• I've noticed this recently as well. Usually I have a 64GB sdcard in my phone, and it has 32GB internally so I normally don't notice/care. However recently the sdcard failed, and I had to make some room on my phone for music and things. So I actually spent the time to go through my apps, I was a bit appalled. I mean I got rid of a bunch that I never use, but there were a lot of apps that are very bloated for what they are. Many of which were a couple hundred MB, some of which are glorified mobile webpages.

    Ho

  • Should the Farmer's Market do something to solve the inadequate quantity or quality of the produce of its vendors?
  • It's the same thing that people said years ago about programs installed on your computer. Reason why? Why should a software company, worry about the size of the code for their program, when storage space is not at a premium? People routinely have 64gb or more space on their phones, so why spend the time to tighten the code, when the space is there? Lazy coders, and or bottom line pencil pushers don't care about the size of the program.
    • Devs of desktop apps didn't care because you could always just install a larger Hard Drive. It's not always so easy with a phone.
  • The play store used to show you the app size before you installed it, now it doesn't. I would frequently look at an app and find the smallest one. Especially if it was something like a basic utility like a compass, specialized calculator. No need for an app like that to be more than 1 or 2 MB unless they've packed it full of junk.
  • I have a phone that's a year or two old which I don't really need more than 1-2 apps on because it's not my main personal phone. This phone has 4GB of total flash storage, of which 2.25GB is the Android system. What's very interesting is that when I set up this phone and my Google account, the built-in apps auto-updated and they have to use the remaining free space to do so.

    It ran out of space halfway through.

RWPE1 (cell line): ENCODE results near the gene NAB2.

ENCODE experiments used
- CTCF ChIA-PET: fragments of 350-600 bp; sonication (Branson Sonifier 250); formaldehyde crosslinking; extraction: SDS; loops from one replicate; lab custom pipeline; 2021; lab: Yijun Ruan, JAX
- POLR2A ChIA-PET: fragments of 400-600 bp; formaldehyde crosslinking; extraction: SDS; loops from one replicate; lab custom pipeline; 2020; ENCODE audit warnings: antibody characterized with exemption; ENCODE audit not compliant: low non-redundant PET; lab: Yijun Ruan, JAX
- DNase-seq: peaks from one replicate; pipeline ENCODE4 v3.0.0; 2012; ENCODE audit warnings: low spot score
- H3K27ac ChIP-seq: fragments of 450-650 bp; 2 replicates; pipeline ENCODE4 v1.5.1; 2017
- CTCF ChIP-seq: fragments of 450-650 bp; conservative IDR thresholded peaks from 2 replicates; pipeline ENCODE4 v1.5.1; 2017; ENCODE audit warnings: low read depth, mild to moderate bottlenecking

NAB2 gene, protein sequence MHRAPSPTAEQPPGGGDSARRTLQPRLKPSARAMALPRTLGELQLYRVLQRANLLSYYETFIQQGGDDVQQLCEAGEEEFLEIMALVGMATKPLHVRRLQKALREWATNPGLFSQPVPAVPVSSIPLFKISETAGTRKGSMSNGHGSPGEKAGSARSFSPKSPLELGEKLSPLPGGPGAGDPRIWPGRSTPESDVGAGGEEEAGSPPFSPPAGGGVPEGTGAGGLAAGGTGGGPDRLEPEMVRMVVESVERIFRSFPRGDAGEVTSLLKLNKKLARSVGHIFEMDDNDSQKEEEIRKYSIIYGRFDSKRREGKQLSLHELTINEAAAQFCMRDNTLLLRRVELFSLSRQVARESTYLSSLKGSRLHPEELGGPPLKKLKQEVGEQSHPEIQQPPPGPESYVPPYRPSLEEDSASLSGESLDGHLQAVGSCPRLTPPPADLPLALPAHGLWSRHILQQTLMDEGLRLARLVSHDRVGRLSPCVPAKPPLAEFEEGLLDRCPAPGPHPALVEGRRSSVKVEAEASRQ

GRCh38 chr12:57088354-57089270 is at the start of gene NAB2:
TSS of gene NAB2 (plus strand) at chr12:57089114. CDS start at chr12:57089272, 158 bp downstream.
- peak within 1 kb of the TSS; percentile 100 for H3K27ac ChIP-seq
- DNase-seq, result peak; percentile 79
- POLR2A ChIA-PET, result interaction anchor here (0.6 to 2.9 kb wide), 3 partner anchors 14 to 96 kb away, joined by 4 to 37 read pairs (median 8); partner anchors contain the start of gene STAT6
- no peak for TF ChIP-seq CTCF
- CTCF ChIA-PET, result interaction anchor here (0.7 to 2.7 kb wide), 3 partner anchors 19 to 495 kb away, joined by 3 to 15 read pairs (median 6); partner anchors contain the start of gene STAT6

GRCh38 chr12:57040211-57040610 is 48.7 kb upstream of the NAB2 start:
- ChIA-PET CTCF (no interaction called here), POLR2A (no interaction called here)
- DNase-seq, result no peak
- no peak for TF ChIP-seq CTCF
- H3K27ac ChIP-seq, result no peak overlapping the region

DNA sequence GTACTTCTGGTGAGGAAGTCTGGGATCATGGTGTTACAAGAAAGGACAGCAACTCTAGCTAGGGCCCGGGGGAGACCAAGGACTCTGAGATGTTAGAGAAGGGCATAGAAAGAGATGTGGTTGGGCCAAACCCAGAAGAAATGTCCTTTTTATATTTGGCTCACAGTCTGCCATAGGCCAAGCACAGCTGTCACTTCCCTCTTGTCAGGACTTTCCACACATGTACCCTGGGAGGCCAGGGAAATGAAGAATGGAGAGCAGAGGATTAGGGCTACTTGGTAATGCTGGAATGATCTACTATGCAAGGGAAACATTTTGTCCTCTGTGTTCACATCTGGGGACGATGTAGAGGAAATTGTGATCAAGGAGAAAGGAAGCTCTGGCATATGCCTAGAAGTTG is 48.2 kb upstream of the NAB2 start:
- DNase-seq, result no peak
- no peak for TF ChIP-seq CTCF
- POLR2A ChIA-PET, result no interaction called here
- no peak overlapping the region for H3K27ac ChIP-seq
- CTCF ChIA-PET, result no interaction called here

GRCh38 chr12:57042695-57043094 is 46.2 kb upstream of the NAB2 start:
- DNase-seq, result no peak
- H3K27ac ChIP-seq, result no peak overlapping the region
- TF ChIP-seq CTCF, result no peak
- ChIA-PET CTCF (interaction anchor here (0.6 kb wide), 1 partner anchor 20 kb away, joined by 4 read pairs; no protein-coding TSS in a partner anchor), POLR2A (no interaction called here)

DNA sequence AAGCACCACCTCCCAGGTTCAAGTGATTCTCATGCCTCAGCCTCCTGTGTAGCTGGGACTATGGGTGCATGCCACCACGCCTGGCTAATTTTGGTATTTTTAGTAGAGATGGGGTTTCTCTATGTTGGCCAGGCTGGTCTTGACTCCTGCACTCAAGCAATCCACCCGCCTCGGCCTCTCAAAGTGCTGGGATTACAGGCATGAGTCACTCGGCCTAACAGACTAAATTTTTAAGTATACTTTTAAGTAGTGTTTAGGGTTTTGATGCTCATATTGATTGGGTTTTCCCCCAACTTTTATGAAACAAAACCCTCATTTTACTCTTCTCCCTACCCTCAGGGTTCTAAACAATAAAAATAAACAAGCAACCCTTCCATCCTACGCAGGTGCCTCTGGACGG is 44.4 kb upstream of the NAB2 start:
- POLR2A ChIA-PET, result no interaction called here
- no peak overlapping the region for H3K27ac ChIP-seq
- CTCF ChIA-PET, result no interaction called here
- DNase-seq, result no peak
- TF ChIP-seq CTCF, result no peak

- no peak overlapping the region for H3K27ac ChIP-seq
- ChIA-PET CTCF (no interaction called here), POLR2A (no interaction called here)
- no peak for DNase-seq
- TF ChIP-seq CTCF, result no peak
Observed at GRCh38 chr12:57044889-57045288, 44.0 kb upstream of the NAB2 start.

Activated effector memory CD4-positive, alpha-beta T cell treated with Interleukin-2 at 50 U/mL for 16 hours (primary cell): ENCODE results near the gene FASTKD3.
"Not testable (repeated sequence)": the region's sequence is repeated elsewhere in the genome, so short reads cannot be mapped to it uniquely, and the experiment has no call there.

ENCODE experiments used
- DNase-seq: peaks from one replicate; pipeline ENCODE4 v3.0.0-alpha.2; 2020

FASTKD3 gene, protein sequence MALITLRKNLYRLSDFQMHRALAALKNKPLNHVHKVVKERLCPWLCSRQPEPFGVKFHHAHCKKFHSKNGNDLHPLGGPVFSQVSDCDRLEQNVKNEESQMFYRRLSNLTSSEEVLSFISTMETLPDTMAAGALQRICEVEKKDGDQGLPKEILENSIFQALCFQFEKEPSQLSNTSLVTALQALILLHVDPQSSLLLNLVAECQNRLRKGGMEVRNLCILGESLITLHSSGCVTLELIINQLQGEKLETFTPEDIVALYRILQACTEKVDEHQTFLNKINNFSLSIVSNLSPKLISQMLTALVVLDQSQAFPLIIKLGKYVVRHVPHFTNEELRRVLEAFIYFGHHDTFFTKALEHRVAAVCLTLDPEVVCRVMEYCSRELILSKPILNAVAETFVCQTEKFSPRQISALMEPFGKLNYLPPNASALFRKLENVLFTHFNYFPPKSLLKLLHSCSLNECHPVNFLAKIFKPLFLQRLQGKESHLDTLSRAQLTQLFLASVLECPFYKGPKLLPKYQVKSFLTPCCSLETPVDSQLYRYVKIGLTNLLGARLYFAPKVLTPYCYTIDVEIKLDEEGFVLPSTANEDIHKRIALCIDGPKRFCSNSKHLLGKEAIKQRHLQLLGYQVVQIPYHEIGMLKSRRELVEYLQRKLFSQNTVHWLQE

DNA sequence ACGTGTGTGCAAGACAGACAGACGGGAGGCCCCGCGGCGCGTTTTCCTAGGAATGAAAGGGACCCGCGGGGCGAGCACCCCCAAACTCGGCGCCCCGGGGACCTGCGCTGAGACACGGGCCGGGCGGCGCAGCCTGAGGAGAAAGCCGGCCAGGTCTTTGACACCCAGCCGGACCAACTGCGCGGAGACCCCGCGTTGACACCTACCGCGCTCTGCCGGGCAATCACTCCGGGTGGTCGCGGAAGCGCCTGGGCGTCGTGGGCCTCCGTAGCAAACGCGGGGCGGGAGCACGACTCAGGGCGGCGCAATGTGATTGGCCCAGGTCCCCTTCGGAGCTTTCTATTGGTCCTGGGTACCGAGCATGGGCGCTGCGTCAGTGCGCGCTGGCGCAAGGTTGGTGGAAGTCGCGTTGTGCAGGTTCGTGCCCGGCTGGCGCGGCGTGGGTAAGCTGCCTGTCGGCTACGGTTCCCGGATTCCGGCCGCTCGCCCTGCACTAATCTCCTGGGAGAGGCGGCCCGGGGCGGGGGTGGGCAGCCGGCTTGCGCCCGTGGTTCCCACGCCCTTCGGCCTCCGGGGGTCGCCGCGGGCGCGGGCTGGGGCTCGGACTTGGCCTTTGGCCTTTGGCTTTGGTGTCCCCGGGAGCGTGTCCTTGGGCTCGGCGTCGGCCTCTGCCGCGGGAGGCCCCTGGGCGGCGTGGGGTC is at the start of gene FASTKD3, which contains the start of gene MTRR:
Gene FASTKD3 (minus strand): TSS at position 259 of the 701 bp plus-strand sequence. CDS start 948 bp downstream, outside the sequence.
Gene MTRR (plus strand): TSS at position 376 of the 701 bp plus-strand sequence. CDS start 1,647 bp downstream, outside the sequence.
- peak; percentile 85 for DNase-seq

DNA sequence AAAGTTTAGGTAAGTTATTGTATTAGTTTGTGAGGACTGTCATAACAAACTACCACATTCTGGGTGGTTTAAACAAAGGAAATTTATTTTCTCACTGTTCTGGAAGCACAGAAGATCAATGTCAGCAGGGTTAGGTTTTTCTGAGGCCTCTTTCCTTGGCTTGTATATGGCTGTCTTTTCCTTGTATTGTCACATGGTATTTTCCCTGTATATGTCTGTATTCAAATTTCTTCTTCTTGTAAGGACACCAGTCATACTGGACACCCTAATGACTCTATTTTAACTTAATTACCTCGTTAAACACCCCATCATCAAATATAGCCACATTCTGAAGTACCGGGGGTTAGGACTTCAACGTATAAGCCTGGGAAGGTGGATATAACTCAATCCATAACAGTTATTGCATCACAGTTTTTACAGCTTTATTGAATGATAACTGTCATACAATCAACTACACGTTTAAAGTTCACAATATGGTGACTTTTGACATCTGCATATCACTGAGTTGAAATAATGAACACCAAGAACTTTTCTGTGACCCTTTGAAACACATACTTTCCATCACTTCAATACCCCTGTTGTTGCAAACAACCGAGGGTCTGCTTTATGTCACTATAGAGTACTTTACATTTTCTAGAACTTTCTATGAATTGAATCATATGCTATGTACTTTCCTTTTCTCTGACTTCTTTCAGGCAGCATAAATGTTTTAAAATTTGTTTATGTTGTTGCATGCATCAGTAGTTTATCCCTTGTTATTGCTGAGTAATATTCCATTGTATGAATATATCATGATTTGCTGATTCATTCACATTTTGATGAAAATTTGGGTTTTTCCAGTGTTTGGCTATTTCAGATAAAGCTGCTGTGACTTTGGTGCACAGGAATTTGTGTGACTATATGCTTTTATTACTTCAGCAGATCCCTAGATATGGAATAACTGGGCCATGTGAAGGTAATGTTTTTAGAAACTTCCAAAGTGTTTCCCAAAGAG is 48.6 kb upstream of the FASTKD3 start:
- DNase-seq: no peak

What I had to do is turn off auto-updating, remove all the app updates for apps I didn't use,
  • On my Android phone LinkedIn is only 108MB. Twitter - 81MB., Chrome - 131MB, Facebook - 397MB.

  • It's like the super-highway effect. The larger you make the highways, the more drivers it attracts, causing drivers to change their driving patterns until it gets over-congested. Expand it again? It attracts even more. If you build it, they will come.

    In this case, the more storage space the average phone has, the less app developers will care about size. When it comes to games, the artists will go nuts adding more and higher-res images/video/music/sound effects. I worked with a company on a few iPhone/And
  • by ledow ( 319597 )

    There is zero need for that size.

    There's no way that a Facebook app contains 200+Mbytes of code that are required to render a Facebook interface. It makes me wonder what ELSE it's doing.

    Also, Facebook doesn't even contain messenger functionality, that's a separate app. A copy of Chromium, branded with the Facebook logo, with the titlebar removed, and locked to only accessing Facebook URL's, would be smaller and more featureful.

    Facebook is the one app that I have had to advice my girlfriend to remove. Bef

  • by Lumpy ( 12016 )

    Linked in and Facebook apps are complete crap written by no talent hacks. When the Mobile version of the site is significantly faster and has a better UI than your app? you fire your entire app developer team and hire some that understand efficient and fast.

  • Many apps are built with tools like Xamarin or Appcelerator which require a large run-time library. This is downloaded for each app and not shared.

    I would be concerned if native apps were of this size.

  • A lot of apps don't even need to be apps. They worked fine as a website, but the company wants you to use their app instead so they can better track you. Now multiply that by the 20-50 sites you frequently visit. One web browser with 20-50 bookmarks, vs. 20-50 apps at 5-300 MB each.

    LinkedIn is a great example. Push content (notification of contact request) worked fine over email, and could even be sent as a SMS. Pull content works fine via their web portal. Web forums which try to get you to instal